Having done little more than dabble half-heartedly in the van market for many years, Toyota has adopted a much more positive stance of late. In doing so it is admittedly relying heavily on another manufacturer’s products, but that by no means makes it unique.
That other manufacturer is PSA.
Toyota’s Proace medium-duty panel van is a rebadged version of Citroen’s Dispatch, Peugeot’s Expert and Vauxhall’s Vivaro. PSA owns all three of these brands, and the models concerned share the same design.
Somewhat confusingly, the new Proace City – the subject of our road test – is not a variant of the Proace. Instead, it is another iteration of PSA’s smaller Citroen Berlingo/Peugeot Partner/Vauxhall Combo.
That means four dealer networks sell what is at heart the same model. That gives prospective customers plenty of opportunity to shop around for the best deal, and play one local dealer off against another.
The quartet of vehicles jointly drove off with the What Van? Light Van of the Year award for 2020.
The bedrock of Toyota’s light commercial line-up is, of course, a product that is very much its own: the legendary Hilux pick-up, which has just been facelifted and given more power. Something else that has the Toyota brand running all the way through it is the Land Cruiser Commercial, a van based on the big 4x4 Land Cruiser SUV.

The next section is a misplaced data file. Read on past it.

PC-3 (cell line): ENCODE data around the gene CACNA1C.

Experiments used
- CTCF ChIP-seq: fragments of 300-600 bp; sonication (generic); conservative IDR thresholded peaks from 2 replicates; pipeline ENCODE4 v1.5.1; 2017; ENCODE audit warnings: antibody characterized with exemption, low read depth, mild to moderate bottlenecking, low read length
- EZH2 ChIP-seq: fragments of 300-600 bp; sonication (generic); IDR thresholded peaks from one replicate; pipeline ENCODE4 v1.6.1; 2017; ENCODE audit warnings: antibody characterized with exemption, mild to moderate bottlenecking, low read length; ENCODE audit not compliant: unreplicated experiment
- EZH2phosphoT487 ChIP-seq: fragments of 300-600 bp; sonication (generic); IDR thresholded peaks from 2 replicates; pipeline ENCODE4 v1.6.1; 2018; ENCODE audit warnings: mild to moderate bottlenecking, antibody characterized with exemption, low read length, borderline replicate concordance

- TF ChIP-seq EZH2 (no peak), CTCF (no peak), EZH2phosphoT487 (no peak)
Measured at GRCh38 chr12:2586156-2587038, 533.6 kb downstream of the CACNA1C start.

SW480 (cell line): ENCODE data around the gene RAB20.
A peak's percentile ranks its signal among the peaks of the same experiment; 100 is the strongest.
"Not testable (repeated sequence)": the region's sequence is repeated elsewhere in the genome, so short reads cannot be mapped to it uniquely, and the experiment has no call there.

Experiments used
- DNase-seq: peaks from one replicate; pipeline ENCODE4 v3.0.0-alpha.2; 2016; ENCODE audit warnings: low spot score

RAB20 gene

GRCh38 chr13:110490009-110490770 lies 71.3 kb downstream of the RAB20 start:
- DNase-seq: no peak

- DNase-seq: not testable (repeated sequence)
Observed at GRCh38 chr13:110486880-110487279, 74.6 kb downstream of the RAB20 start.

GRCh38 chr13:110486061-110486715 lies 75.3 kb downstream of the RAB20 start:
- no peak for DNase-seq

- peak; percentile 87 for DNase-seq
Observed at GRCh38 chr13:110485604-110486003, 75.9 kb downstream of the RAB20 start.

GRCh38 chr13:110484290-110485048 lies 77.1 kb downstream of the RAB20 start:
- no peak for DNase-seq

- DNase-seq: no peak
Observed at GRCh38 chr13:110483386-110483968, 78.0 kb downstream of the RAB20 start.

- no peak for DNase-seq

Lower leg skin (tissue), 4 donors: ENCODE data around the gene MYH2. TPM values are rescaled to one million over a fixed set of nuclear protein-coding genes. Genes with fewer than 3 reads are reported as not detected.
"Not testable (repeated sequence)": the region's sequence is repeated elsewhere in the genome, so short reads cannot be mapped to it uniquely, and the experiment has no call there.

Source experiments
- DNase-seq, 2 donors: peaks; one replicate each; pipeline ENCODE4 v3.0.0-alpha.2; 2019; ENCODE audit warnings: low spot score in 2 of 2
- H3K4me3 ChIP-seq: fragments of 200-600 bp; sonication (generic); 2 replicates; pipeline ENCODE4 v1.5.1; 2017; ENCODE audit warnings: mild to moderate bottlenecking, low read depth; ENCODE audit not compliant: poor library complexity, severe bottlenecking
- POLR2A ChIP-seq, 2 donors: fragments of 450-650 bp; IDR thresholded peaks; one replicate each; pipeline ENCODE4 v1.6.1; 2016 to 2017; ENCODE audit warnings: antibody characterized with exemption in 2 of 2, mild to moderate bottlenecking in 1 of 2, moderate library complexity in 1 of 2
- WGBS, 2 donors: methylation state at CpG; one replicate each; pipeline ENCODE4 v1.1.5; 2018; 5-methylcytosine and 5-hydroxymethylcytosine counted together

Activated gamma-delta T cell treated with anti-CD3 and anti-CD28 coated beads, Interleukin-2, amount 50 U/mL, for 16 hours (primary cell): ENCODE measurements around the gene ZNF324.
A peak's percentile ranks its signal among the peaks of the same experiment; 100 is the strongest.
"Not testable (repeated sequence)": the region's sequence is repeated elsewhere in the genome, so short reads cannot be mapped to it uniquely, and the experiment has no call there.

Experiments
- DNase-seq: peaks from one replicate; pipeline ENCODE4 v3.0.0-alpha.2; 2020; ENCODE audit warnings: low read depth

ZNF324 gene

Returning to the Proace City, it comes as either the Short (2,785mm wheelbase) or the Long (2,975mm wheelbase), with load cubes of 3.3m3 and 3.9m3 respectively. Under the bonnet you will find a 1.5-litre diesel at either 75hp or 100hp, married to a five-speed manual transmission in both cases.
An electric model is scheduled to appear in 2022.
The Short can cope with a 650kg gross payload, rising to 1,000kg if you choose the 100hp option. Marketed solely with the more powerful engine, the Long can handle 950kg.
Two trim levels are listed. Entry-level Active is offered on the Short only, while Icon can be specified on either length.
We decided to get to grips with a 100hp Icon Short.